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Turkey marks 71st anniversary of Crimean Tatar exile

Turkish President Erdogan says exile was a 'shameful black stain in history'

Turkey marks 71st anniversary of Crimean Tatar exile


Turkey's President Recep Tayyip Erdogan said Monday the Crimean Tatars' forced exile under Soviet leader Josef Stalin in 1944 from Crimea to Central Asia was a "shameful black stain in history".

In a statement, Erdogan marked the 71st anniversary of the Crimean Tatars' mass deportation under Soviet rule. 

"Anyone who has a conscience will never forget the pain and cruelty caused by the exile", said Erdogan.

Around 250,000 Crimean Tatars were taken from their homes and forced to migrate to another region, thousands of kilometers away from Crimea, the statement said.

There are still more than 100,000 Crimean Tatars living outside of the peninsula, although there has been some repatriation has since 1989, according to the Turkish Foreign Ministry.

"Turkey will continue to stand for Crimean Tatar people's struggle to live in prosperity and security in their homeland", Erdogan added, saying international law had been snubbed during the annexation of Crimea by Russia after the 2014 referendum, thus engendering an abuse of rights in the region.

"On this anniversary it is sad to observe that a public commemoration in Simferopol has been prohibited", said a statement released by the spokeswoman of the EU High Representative for Foreign Affairs and Security Policy Federica Mogherini on Monday, commemorating the deportation of the Crimean Tatars.

"This is but the most recent example of the restrictions and intimidation faced by the Crimean Tatars".

"The EU has consistently reiterated its concern about the deterioration of the human rights situation on the peninsula since the illegal annexation of Crimea by the Russian Federation in 2014", it added.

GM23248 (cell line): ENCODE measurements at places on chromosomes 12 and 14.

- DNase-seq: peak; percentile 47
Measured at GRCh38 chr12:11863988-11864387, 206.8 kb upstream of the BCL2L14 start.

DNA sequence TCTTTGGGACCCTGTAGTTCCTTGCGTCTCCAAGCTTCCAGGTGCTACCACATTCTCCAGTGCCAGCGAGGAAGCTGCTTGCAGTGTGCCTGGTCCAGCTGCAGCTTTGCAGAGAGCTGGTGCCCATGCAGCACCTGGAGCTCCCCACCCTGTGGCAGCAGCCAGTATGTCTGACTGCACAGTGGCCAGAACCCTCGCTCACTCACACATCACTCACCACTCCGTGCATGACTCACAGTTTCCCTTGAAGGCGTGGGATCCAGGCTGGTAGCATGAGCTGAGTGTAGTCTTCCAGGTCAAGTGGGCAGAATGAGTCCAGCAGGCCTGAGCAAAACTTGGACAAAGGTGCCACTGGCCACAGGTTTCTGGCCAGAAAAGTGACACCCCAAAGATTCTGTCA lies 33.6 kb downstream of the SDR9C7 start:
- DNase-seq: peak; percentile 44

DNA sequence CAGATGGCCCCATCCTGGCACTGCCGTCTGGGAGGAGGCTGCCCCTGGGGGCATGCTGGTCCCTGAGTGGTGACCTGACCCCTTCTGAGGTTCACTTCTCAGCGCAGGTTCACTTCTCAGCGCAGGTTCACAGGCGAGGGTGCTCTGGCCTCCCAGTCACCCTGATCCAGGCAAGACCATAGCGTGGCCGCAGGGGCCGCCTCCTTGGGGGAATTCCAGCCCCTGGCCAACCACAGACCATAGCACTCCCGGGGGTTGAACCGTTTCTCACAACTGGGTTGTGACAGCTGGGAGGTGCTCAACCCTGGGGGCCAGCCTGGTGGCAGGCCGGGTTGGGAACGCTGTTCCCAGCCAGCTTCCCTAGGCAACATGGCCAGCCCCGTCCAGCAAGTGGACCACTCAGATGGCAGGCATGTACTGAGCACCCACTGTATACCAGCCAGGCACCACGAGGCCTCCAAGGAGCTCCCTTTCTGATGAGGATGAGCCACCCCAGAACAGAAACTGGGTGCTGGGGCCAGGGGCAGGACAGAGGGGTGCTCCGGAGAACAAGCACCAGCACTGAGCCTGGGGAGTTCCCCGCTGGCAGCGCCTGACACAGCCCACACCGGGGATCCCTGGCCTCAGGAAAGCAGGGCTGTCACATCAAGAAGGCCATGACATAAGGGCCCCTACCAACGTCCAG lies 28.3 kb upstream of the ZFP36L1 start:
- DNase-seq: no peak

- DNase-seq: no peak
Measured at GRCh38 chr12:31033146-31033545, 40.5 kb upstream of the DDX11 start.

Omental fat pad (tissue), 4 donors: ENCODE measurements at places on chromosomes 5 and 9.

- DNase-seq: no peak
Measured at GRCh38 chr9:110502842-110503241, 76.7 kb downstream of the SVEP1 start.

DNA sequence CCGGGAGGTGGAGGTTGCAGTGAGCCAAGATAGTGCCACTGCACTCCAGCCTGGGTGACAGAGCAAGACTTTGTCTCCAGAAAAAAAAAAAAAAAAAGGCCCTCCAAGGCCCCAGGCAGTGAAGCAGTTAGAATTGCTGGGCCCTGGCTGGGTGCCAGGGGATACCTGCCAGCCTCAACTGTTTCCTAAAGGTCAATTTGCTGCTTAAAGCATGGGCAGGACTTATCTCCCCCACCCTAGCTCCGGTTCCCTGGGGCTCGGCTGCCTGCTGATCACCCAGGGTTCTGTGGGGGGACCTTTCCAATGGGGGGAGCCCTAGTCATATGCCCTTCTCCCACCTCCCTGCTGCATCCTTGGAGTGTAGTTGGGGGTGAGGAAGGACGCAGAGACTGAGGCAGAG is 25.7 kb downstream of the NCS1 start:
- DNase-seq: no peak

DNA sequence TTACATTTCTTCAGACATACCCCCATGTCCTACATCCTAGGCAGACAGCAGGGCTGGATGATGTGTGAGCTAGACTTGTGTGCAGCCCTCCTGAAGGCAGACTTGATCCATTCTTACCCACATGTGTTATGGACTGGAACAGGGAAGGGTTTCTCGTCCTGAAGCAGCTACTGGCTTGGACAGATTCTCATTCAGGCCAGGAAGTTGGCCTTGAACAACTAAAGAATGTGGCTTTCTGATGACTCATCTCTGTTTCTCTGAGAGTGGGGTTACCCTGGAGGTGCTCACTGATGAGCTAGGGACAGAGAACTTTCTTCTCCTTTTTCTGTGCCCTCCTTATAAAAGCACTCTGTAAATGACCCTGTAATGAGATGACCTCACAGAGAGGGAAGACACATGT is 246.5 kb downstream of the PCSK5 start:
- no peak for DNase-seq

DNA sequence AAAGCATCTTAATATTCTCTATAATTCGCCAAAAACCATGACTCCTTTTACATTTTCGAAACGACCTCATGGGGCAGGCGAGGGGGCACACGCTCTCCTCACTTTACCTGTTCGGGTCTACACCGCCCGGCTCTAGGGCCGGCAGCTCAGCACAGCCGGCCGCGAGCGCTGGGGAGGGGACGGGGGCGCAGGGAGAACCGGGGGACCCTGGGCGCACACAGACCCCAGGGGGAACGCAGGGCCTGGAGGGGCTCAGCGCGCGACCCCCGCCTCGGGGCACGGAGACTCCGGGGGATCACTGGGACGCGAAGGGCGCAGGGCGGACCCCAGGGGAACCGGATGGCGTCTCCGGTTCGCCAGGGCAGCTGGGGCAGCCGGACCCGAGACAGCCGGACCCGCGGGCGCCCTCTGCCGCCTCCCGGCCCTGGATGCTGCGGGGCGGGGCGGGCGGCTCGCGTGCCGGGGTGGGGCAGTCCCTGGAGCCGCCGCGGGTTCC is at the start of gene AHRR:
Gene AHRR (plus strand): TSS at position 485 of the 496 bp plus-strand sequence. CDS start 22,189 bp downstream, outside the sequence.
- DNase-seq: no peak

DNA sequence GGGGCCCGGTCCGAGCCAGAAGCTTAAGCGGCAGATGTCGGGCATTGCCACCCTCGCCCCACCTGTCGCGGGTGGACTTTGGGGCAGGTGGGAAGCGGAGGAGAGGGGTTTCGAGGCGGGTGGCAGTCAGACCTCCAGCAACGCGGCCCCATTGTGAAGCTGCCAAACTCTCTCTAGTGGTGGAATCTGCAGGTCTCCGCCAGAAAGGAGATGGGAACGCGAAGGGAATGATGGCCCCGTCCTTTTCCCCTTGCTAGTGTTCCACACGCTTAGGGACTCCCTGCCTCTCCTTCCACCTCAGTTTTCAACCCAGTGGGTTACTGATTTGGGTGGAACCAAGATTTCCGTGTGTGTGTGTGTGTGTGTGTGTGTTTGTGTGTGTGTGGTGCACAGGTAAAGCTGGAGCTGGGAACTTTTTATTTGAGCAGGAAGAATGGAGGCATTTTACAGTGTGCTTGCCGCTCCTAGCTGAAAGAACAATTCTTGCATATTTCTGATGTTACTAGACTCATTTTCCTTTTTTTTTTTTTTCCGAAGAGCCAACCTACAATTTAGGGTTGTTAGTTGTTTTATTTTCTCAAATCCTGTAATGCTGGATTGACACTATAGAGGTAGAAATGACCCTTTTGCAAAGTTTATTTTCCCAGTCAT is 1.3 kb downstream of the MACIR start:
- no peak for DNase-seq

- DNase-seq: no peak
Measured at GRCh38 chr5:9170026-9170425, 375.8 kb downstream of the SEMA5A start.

A referendum on the status of Crimea was held March 16, 2014, and a majority of the Crimean population voted to become part of the Russian Federation. The U.S. and EU denounced the referendum as illegitimate, as the region was occupied by Russian soldiers at the time.

Meanwhile, Turkey's Foreign Minister Mevlut Cavusoglu reiterated Turkey's stand on Russian annexation of Crimea, during his visit to Kiev on Monday to commemorate the exile's 71st anniversary.

"The exile is not only a sorrow day for Crimean Tatars, but also for all of the Turkic world", Cavusoglu said, adding that 250,000 Crimean Tatars were forced to leave their country in one night.

"More than a 100,000 Crimean Tatars lost their lives, just like the Ukrainians who were left to die in Holodomor," said Cavusoglu, referring to the 7 - 10 million Ukrainians who died of starvation in 1932 and 1933 in the then Soviet Republic.

Cavusoglu said Crimean Tatars have only one cause: "to live honorable and exist as one nation."

In Washington, the State Department joined Crimean Tatars and all of Ukraine “in commemorating this solemn anniversary, and we remember those who lost their lives or who suffered under repression, whether in 1944 or in 2015”.

“We condemn Russia’s illegal attempt to annex Crimea, which we do not recognize, and call for an end to Russia’s occupation”, spokesman Jeff Rathke added in a statement.

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